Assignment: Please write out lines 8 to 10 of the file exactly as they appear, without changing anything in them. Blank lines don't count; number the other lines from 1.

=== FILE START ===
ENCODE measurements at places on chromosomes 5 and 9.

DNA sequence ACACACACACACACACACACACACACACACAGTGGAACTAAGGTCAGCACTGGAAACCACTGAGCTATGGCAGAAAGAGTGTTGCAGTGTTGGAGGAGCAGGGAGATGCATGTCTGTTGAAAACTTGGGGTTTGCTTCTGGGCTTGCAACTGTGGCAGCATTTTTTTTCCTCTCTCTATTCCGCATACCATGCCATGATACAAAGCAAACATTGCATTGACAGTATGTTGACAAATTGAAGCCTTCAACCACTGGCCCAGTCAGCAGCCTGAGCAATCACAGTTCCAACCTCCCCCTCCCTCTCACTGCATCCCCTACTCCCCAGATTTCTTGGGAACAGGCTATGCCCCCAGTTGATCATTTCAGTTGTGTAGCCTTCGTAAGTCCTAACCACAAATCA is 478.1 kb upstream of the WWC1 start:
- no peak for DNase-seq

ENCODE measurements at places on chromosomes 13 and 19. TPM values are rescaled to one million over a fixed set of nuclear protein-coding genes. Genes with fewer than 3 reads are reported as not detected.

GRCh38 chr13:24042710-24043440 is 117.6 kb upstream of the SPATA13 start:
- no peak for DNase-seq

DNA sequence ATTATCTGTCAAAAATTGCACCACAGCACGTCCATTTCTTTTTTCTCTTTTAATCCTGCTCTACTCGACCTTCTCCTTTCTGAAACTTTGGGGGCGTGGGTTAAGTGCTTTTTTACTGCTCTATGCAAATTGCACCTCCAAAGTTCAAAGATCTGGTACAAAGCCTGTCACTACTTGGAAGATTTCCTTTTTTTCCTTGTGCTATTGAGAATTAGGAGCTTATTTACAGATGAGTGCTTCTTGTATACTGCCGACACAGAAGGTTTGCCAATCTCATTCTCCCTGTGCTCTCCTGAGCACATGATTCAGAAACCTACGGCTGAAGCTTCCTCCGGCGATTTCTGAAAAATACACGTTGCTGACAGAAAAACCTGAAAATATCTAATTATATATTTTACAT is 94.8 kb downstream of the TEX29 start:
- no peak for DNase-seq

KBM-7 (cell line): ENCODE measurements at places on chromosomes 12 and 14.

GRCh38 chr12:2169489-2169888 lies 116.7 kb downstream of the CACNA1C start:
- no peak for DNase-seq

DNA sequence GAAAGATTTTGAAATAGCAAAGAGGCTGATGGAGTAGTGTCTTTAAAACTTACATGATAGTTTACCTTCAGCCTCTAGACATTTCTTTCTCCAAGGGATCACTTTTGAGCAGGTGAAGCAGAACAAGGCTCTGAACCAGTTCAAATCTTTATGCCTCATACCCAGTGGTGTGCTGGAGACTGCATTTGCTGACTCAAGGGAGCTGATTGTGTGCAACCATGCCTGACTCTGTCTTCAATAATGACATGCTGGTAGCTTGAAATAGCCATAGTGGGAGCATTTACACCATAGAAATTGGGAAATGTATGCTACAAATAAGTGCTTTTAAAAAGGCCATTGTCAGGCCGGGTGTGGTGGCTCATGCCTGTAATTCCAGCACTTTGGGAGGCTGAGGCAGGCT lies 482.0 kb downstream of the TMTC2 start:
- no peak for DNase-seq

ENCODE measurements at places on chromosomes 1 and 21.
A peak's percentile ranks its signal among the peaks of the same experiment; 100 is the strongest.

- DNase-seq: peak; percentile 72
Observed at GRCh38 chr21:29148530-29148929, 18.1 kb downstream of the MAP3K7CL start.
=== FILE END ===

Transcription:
- no peak for DNase-seq

KBM-7 (cell line): ENCODE measurements at places on chromosomes 12 and 14.

GRCh38 chr12:2169489-2169888 lies 116.7 kb downstream of the CACNA1C start: